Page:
Michael Hitchcock is wise beyond his years or perhaps just plain lucky, authorities said yesterday.
Michael, a 7-year-old Blacksburg, Va., boy, survived freezing temperatures in the mountainous terrain of northern Fauquier County Sunday night by sleeping on a bed of leaves between two logs.
He had disappeared after an afternoon hike with his mother in Sky Meadows State Park, reappearing 20 hours later and 10 miles away walking down the road in a Warren County subdivision, apparently none the worse for his adventure.
Amazing. That was the opinion voiced by many of the 150 searchers who were suffering sore joints and runny noses after scouring the forest through the bitterly cold Appalachian night.
"All I can say is more power to him," said Paul Fries, a fire and rescue volunteer from Marshall who was involved in the night-long search.
"Actually he did the best thing he could have possibly done," said David Vines, a member of the Appalachian Search and Rescue team that led the search.
"Rotting vegetation gives off a small amount of heat created by the bacteria decomposing the material," Vines said. "But more importantly the vegetation acts as insulation."
Dr. George Cohen, a pediatrician at Children's Hospital in Washington, said the decaying leaves and the logs would have acted as a small generator with the boy fueling the warmth with heat from his own body. Furthermore, Cohen said, the logs acted as a brace against the cold.
"There are logical reasons why he could have come out unscathed," Cohen said.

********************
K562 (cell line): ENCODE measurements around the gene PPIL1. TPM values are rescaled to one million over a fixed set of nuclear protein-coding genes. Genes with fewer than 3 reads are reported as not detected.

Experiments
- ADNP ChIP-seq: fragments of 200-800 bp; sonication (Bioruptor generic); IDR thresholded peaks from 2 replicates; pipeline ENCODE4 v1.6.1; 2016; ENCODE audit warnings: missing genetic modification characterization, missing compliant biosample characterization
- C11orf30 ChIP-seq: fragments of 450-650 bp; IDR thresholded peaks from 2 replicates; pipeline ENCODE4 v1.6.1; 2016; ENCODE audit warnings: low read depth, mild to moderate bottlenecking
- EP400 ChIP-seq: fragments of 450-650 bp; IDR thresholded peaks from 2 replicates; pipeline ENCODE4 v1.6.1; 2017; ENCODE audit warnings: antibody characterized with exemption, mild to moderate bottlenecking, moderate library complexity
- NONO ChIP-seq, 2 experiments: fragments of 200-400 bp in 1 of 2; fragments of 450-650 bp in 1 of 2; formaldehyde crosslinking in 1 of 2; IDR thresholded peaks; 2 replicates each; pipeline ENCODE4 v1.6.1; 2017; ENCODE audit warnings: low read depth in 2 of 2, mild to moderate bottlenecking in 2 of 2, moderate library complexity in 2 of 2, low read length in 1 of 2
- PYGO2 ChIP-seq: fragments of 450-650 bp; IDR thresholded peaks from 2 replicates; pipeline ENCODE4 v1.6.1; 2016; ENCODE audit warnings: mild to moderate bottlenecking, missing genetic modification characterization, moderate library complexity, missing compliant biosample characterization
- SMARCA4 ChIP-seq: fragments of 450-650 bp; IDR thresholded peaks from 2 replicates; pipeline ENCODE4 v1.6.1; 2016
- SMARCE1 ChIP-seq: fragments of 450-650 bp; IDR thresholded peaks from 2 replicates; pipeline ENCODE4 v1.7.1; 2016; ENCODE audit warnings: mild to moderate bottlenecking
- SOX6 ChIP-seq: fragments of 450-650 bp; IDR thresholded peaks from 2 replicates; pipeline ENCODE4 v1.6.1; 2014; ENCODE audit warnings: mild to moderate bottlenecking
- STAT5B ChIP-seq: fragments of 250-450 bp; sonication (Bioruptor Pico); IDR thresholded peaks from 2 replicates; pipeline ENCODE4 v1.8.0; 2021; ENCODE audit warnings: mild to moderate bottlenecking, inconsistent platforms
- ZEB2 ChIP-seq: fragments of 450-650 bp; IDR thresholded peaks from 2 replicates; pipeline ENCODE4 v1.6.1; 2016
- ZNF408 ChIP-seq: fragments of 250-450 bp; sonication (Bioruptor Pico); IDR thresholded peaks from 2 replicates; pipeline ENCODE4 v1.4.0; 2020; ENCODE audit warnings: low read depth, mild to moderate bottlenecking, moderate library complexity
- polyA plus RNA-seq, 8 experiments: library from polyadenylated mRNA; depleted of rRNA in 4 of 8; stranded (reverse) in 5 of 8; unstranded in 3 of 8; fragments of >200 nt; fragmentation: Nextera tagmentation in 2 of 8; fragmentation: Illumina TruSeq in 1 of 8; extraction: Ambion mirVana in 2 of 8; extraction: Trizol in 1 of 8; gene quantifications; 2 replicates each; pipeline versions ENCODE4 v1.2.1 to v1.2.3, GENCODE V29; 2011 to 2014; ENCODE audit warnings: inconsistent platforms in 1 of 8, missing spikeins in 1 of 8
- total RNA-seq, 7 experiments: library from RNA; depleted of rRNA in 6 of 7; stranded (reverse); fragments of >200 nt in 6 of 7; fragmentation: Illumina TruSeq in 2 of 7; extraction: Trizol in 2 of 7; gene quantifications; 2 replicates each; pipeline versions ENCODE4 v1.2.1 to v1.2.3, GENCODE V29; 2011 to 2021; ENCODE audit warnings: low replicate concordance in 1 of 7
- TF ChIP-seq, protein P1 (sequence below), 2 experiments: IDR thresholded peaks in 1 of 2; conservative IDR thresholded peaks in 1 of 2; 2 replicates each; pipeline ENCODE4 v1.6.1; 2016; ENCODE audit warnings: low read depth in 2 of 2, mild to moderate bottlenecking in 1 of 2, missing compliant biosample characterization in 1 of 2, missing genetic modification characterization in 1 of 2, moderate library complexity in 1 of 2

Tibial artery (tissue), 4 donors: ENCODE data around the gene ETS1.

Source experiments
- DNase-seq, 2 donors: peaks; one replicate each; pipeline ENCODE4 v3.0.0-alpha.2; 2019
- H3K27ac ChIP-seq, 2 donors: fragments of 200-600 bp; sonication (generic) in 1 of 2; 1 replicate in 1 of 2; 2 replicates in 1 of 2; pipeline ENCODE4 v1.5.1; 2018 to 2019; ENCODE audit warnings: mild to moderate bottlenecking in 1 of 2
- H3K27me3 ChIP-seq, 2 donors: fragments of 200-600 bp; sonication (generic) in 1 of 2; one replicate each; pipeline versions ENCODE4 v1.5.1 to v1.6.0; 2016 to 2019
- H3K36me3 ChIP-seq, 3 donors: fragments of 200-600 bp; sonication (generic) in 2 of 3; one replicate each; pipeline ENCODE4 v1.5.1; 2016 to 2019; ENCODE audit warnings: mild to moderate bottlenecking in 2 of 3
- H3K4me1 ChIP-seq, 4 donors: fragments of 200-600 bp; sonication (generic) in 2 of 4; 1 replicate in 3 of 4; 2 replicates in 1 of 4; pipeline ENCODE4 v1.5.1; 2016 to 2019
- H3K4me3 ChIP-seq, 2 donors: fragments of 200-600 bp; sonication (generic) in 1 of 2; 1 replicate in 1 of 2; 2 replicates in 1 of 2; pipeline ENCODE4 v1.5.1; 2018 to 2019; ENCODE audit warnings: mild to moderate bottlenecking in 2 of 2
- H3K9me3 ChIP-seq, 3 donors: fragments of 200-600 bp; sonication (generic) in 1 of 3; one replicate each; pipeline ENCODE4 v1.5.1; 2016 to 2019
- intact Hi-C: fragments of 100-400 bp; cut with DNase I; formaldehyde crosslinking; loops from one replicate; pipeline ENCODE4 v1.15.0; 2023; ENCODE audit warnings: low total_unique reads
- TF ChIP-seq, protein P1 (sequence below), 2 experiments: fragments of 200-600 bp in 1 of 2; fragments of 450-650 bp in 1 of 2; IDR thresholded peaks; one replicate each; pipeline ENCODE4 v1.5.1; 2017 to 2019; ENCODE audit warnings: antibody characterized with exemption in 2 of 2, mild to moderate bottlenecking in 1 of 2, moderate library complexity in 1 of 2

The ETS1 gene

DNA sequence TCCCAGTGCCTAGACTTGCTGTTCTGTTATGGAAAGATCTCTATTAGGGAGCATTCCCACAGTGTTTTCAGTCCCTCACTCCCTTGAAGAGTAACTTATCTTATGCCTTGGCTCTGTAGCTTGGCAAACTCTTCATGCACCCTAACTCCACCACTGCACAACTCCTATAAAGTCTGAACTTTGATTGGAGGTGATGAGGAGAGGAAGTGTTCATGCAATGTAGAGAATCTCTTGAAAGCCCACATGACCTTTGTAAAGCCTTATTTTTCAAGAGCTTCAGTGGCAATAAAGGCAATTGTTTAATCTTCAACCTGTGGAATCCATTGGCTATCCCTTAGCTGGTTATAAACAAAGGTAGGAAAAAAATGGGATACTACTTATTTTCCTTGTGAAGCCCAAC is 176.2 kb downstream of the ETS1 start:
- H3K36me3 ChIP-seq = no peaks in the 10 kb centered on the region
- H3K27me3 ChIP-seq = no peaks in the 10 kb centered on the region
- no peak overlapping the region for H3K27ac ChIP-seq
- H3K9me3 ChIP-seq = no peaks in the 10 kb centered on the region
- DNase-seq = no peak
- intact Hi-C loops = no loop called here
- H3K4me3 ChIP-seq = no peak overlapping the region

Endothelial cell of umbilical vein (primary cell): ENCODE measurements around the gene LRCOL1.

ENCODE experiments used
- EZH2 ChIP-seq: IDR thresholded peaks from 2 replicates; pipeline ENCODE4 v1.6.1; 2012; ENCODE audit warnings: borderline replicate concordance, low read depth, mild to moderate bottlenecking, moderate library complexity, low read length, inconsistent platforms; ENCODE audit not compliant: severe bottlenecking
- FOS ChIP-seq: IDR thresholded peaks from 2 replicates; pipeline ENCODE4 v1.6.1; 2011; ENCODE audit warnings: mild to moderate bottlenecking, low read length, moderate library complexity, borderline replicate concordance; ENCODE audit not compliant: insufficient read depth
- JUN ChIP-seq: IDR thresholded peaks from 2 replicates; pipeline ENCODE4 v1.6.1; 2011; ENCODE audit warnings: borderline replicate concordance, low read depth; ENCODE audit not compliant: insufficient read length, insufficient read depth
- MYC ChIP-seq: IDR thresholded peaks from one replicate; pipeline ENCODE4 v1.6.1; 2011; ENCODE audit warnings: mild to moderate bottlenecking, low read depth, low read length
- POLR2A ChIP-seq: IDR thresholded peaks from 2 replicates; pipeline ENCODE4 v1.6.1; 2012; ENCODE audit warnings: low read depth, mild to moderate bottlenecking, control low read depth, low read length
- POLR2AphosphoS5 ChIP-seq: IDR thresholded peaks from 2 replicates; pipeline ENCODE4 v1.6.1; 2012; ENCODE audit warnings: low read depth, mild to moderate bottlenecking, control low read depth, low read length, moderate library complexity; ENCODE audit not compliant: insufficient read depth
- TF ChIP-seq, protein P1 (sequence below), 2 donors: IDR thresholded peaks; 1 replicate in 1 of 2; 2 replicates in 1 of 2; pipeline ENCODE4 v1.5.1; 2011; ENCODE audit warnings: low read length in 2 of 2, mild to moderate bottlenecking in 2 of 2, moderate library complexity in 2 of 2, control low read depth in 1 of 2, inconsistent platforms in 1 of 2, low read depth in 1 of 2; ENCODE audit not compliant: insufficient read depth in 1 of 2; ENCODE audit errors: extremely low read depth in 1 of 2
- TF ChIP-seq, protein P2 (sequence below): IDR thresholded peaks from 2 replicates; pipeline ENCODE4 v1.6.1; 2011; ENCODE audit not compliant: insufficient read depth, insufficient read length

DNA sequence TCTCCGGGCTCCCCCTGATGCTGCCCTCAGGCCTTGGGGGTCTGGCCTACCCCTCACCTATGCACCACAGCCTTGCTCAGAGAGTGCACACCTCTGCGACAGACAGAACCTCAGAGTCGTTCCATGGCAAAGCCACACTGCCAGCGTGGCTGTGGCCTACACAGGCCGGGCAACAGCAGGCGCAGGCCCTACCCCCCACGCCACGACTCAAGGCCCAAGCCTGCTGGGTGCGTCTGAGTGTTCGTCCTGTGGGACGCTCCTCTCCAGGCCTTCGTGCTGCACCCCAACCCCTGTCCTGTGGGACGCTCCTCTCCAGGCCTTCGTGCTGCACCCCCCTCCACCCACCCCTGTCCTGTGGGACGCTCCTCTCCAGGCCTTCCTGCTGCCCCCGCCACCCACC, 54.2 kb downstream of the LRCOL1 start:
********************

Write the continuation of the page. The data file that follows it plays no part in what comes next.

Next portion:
But, said Vines, "It is really amazing that he survived with no frostbite or evidence of exposure. You've got to give the kid credit. This kid must be really smart."
"We ought to recruit him," said Chris Metzler, one of Vines' colleagues.
"I don't know where he learned what he did or if it just seemed like the thing to do," said Metzler, who organized the search. "It was somewhat of a surprise. But a pleasant one."
Fauquier County Sheriff Ashby Olinger said yesterday that he was satisfied with the boy's story.
Early Monday morning, a few hours before the boy was found, Fauquier deputies gave a lie detector test to Michael's mother, Deborah Reyna Hitchcock, and her friend, Robert Tomlin, who had been hiking the 1,100-acre park with Michael when he disappeared about 3 p.m.
Hitchcock and Tomlin had told authorities that the boy had stopped to admire some horses, and they had walked ahead for about a minute before noticing the boy was gone.
The lie detector tests backed up their story, officials said.
"He's very intelligent for his age," said Olinger. "And from what I heard from him, he and his mother did a lot of hiking, so he knew a little about what to do in the woods. He was lucky, and I think the Lord was with him."
Michael's grandfather, Charles Hitchcock, 59, of Fairfax County, noted yesterday that as Thanksgiving nears he has much to be thankful for.
"We're just so grateful he is back with us," he said. "We asked him a lot of questions, but he said he just laid down and went to sleep, and then got up and stayed on a trail until he saw a house. He amazes me every day. His intelligence for a 7-year-old is remarkable and he is always reading."
Hitchcock said that Michael and his daughter often hike and that Deborah, who is working toward a master's degree in botany at Virginia Tech, has always been interested in the outdoors.
Michael appeared calm at a Monday afternoon news conference called after he was discovered. Asked how he felt about his adventure, the smiling youngster said quickly: "I feel a little embarrassed, but not too much."
In response to another question, Michael said: "Well, the first thing I want to do is look at the map" of the park.